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Wengeroff, Pauline Epstein


WENGEROFF, PAULINE EPSTEIN (1833–1916), author of Memoiren einer Grossmutter. Bilder aus der Kulturgeschichte der Juden Russlands in 19. Jahrhundert ("Memoirs of a Grandmother: Scenes from the Cultural History of Russian Jews in the Nineteenth Century"; 2 vols., Berlin, 1908, 1910). Wengeroff was born in Bobruisk into the upper echelons of Russian Jewry. The prosperous Epsteins were pious and strict in their religious practice, but Pauline's father, Judah Epstein, an accomplished Talmud scholar, was also an enthusiast of Haskalah and encouraged his daughters in their study of German. In 1849, Pauline married Chonon Wengeroff, who became a successful banker and served on the city council of Minsk. The couple had seven children. The first volume of Memoiren einer Grossmutter, published when Wengeroff was in her seventies, details the observance of the Jewish holy days and festivals in her parental home in the 1840s. Following the success of this work, she wrote a second volume that expanded her childhood recollections into a complex autobiography.

Written after the end of the Russian Haskalah, the memoirs depict traditional Jewish culture and family, their disintegration, and the emergence of Jewish modernity from a female perspective. Wengeroff's two volumes, whose significance for the history of Jewish folklore, haskalah, and assimilation was recognized from the beginning, were republished during her life and posthumously. They are a significant source on women's ritual practices, socialization of girls, and the role of gender in the experience of Jewish modernity. Skillfully crafted and written, they are also the first full-fledged self-referential writing by a woman in the history of Jewish literature to refract an age through the experience of women and to achieve publication through the author's efforts. Wengeroff is not simply an apologist for tradition; she shared many of the core values of the Haskalah and wrote in German. But she excoriates the wanton abandonment of tradition by modernizing Jewish men and their encroachment on women's control of the family, which robbed women of the ability to transmit Judaism, with catastrophic results.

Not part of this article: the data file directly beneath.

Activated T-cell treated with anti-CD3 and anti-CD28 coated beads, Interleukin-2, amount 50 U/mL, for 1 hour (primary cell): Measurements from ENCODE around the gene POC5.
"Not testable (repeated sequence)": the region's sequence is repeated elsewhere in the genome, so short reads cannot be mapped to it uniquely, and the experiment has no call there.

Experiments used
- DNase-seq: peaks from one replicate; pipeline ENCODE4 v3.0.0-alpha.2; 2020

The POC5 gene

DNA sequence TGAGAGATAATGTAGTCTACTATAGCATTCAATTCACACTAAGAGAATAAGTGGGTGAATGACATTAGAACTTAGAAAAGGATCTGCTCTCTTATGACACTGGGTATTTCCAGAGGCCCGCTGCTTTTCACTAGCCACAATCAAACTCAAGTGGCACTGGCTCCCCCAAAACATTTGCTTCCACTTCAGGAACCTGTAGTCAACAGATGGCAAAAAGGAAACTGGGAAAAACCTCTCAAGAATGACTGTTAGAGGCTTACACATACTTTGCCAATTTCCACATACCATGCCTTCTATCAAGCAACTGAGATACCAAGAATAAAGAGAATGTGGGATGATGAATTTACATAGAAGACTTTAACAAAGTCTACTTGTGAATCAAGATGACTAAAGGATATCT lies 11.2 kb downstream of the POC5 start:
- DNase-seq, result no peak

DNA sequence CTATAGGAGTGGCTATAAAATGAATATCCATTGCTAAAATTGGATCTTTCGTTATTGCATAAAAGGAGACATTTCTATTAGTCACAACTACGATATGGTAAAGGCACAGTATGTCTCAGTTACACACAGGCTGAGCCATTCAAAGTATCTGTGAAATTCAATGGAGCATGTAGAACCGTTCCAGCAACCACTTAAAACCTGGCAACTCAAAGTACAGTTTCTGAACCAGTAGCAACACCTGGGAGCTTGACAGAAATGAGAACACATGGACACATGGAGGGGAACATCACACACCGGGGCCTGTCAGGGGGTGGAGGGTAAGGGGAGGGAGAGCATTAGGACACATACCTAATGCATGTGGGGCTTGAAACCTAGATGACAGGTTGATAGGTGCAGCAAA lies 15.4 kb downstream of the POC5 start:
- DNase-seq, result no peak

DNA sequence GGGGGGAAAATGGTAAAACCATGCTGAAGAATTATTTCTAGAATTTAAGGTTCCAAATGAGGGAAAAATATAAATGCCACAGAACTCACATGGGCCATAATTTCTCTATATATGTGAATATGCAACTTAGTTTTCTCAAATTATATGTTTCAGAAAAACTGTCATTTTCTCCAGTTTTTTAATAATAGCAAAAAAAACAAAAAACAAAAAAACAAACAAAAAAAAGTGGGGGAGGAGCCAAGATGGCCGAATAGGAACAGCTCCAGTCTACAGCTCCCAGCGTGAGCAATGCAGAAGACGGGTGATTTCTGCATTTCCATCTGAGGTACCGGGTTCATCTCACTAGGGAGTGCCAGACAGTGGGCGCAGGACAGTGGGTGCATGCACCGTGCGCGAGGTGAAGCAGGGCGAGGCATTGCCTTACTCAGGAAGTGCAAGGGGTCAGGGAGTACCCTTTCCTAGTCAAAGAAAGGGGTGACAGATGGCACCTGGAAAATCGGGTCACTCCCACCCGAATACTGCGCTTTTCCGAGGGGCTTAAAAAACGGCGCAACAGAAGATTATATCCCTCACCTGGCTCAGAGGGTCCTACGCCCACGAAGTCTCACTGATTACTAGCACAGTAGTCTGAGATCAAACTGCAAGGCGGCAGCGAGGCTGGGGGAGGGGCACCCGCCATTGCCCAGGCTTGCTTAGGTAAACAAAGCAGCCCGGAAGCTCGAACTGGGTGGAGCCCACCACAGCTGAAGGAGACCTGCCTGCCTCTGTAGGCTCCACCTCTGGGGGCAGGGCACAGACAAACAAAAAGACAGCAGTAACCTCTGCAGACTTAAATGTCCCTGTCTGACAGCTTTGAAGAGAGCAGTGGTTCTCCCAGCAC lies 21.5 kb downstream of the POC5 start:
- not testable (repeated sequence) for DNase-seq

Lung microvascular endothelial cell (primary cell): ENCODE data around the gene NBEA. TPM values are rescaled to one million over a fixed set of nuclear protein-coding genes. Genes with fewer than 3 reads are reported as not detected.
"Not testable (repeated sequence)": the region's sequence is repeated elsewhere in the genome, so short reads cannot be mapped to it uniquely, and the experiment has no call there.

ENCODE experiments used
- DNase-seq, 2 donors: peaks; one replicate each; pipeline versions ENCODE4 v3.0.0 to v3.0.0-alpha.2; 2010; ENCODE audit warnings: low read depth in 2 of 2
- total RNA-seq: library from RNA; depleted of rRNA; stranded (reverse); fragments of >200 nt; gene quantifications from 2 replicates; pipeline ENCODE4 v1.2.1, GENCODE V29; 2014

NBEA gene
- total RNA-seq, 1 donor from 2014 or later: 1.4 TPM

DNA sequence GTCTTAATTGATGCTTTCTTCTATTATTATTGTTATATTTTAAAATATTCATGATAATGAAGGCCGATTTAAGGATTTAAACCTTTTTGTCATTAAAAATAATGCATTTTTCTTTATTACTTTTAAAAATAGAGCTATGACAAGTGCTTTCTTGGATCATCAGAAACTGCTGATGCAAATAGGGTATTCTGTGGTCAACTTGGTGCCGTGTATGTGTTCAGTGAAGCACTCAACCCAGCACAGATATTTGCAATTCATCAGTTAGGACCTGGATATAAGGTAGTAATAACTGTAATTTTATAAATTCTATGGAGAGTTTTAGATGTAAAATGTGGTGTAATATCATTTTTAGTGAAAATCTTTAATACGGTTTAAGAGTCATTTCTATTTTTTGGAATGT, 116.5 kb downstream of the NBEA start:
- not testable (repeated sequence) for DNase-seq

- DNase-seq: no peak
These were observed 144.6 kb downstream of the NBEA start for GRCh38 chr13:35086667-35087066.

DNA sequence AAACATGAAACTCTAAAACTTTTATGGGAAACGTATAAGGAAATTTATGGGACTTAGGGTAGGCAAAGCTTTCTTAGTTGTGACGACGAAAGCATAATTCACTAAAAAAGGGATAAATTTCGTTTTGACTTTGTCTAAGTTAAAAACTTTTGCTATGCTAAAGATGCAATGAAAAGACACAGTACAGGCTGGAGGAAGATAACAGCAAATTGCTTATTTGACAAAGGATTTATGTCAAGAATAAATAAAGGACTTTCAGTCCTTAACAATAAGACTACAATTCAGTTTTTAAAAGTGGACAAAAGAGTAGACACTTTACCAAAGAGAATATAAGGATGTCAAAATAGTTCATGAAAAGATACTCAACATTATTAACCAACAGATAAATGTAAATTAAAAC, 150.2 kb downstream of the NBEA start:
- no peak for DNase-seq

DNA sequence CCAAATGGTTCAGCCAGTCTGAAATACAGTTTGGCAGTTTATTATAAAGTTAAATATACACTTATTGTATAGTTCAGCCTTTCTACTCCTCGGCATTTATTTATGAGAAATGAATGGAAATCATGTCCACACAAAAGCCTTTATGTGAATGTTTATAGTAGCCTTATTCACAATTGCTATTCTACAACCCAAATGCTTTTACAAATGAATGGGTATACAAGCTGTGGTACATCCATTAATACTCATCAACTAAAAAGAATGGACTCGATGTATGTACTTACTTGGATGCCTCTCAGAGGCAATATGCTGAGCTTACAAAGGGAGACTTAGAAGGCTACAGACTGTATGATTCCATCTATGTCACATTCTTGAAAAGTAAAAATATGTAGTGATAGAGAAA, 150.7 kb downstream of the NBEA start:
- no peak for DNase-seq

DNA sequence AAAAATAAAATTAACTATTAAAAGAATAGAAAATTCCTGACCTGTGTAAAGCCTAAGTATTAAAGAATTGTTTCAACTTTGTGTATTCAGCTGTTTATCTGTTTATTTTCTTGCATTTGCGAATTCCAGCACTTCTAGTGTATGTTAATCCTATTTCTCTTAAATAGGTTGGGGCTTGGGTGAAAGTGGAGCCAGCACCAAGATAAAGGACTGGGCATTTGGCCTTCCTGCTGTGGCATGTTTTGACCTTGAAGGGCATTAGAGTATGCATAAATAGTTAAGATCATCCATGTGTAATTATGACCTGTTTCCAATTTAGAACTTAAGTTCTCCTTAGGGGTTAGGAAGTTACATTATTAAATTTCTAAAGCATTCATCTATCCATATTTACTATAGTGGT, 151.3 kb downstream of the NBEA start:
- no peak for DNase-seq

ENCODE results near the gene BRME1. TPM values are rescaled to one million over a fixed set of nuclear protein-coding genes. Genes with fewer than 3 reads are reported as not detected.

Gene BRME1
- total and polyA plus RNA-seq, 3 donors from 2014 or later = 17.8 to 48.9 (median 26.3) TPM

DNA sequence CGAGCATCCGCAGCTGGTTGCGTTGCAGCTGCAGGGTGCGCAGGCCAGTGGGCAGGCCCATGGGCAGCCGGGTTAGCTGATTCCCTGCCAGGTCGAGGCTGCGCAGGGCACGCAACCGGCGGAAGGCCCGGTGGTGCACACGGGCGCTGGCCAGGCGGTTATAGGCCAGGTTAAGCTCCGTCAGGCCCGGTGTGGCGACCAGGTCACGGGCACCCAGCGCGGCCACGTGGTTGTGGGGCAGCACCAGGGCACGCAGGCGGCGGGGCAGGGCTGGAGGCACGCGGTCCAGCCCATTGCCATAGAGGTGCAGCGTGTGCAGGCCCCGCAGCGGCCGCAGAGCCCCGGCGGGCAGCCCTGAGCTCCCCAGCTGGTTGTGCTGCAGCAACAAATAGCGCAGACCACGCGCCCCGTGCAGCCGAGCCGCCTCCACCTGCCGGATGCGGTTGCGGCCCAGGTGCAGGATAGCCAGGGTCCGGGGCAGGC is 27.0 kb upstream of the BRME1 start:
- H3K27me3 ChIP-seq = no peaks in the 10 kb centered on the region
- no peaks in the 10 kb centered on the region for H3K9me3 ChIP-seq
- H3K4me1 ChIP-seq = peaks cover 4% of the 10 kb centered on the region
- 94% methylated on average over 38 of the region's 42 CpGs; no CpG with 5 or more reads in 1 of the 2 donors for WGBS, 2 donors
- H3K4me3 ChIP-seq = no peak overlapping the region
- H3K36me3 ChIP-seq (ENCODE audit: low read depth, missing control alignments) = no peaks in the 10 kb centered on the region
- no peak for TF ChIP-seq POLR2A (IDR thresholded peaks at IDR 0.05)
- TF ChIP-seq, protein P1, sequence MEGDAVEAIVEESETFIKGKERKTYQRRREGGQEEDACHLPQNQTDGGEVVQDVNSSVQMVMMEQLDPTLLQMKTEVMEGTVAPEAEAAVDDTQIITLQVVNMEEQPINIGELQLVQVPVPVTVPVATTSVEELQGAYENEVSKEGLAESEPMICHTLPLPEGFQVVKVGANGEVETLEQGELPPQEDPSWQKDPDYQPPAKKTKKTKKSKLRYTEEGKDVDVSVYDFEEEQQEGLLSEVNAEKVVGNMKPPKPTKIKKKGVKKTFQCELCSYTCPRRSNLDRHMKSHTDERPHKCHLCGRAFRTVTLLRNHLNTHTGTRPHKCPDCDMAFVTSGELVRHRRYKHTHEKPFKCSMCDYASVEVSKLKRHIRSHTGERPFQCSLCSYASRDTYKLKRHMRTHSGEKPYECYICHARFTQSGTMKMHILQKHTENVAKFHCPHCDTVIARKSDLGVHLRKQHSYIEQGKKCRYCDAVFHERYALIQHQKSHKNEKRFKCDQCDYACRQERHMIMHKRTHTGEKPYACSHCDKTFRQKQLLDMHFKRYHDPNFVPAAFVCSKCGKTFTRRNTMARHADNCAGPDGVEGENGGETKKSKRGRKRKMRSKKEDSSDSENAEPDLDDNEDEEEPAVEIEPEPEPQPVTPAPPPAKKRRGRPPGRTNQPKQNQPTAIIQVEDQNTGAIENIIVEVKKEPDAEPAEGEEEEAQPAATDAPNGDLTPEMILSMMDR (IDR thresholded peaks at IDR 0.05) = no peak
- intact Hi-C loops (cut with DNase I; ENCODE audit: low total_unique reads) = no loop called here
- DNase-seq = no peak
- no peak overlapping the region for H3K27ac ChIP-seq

Wengeroff's children included Semyon *Wengeroff, a prominent historian and critic, who converted to Christianity. Her daughter, Zinaida (1867–1941), was a renowned Russian literary critic who emigrated to the United States. Wengeroff considered the conversions of several of her children her greatest tragedy. In her later years, in addition to writing Memoiren, she devoted herself to providing vocational and Jewish education to impoverished young women.


J.R. Baskin, "Piety and Female Aspiration in the Memoirs of Pauline Epstein Wengeroff and Bella Chagall," in: Nashim, 7 (2004), 65–96; S. Magnus, "Women and Pauline Wengeroff's Writing of an Age," in: Nashim, 7 (2004), 28–64; idem, "Sins of Youth, Guilt of a Grandmother: M.L. Lilienblum, Pauline Wengeroff, and the Telling of Jewish Modernity in Eastern Europe," in: Polin, 18 (2005).

[Shulamit S. Magnus (2nd ed.)]

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